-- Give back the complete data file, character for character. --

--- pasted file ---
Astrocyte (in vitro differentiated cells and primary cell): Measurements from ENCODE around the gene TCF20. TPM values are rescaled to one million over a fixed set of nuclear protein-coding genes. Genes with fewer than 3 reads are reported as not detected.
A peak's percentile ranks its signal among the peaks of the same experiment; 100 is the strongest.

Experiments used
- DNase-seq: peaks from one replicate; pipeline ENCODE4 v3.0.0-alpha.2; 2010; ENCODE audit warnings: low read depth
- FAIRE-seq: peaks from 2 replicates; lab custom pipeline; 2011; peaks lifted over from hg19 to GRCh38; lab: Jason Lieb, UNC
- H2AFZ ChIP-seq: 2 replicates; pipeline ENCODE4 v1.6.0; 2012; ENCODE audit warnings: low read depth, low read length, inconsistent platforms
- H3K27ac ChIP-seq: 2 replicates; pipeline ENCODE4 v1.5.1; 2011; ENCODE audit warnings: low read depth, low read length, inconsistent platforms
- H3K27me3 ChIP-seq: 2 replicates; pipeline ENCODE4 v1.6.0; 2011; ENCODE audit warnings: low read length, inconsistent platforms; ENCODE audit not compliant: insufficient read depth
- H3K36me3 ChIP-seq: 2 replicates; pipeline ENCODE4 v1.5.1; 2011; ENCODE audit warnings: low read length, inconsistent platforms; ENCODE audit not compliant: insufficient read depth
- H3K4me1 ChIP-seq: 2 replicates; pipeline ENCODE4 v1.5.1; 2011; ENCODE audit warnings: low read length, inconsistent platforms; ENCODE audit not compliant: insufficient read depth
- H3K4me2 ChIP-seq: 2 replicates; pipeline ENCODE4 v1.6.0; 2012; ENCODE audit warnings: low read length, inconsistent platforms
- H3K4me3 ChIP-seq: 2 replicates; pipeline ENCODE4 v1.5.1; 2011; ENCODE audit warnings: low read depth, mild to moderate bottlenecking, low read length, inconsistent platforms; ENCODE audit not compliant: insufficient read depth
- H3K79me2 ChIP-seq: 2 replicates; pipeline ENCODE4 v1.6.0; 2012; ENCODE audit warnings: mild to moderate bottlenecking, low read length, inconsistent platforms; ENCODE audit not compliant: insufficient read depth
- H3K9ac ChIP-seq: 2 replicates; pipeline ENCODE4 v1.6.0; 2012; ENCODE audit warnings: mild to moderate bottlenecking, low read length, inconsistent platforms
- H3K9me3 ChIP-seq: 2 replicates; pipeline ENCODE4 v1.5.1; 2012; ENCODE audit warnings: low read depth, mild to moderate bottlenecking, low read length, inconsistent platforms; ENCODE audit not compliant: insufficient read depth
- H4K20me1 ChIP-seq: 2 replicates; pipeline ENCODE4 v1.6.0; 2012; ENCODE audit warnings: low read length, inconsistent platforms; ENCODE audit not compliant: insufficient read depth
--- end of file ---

Astrocyte (in vitro differentiated cells and primary cell): Measurements from ENCODE around the gene TCF20. TPM values are rescaled to one million over a fixed set of nuclear protein-coding genes. Genes with fewer than 3 reads are reported as not detected.
A peak's percentile ranks its signal among the peaks of the same experiment; 100 is the strongest.

Experiments used
- DNase-seq: peaks from one replicate; pipeline ENCODE4 v3.0.0-alpha.2; 2010; ENCODE audit warnings: low read depth
- FAIRE-seq: peaks from 2 replicates; lab custom pipeline; 2011; peaks lifted over from hg19 to GRCh38; lab: Jason Lieb, UNC
- H2AFZ ChIP-seq: 2 replicates; pipeline ENCODE4 v1.6.0; 2012; ENCODE audit warnings: low read depth, low read length, inconsistent platforms
- H3K27ac ChIP-seq: 2 replicates; pipeline ENCODE4 v1.5.1; 2011; ENCODE audit warnings: low read depth, low read length, inconsistent platforms
- H3K27me3 ChIP-seq: 2 replicates; pipeline ENCODE4 v1.6.0; 2011; ENCODE audit warnings: low read length, inconsistent platforms; ENCODE audit not compliant: insufficient read depth
- H3K36me3 ChIP-seq: 2 replicates; pipeline ENCODE4 v1.5.1; 2011; ENCODE audit warnings: low read length, inconsistent platforms; ENCODE audit not compliant: insufficient read depth
- H3K4me1 ChIP-seq: 2 replicates; pipeline ENCODE4 v1.5.1; 2011; ENCODE audit warnings: low read length, inconsistent platforms; ENCODE audit not compliant: insufficient read depth
- H3K4me2 ChIP-seq: 2 replicates; pipeline ENCODE4 v1.6.0; 2012; ENCODE audit warnings: low read length, inconsistent platforms
- H3K4me3 ChIP-seq: 2 replicates; pipeline ENCODE4 v1.5.1; 2011; ENCODE audit warnings: low read depth, mild to moderate bottlenecking, low read length, inconsistent platforms; ENCODE audit not compliant: insufficient read depth
- H3K79me2 ChIP-seq: 2 replicates; pipeline ENCODE4 v1.6.0; 2012; ENCODE audit warnings: mild to moderate bottlenecking, low read length, inconsistent platforms; ENCODE audit not compliant: insufficient read depth
- H3K9ac ChIP-seq: 2 replicates; pipeline ENCODE4 v1.6.0; 2012; ENCODE audit warnings: mild to moderate bottlenecking, low read length, inconsistent platforms
- H3K9me3 ChIP-seq: 2 replicates; pipeline ENCODE4 v1.5.1; 2012; ENCODE audit warnings: low read depth, mild to moderate bottlenecking, low read length, inconsistent platforms; ENCODE audit not compliant: insufficient read depth
- H4K20me1 ChIP-seq: 2 replicates; pipeline ENCODE4 v1.6.0; 2012; ENCODE audit warnings: low read length, inconsistent platforms; ENCODE audit not compliant: insufficient read depth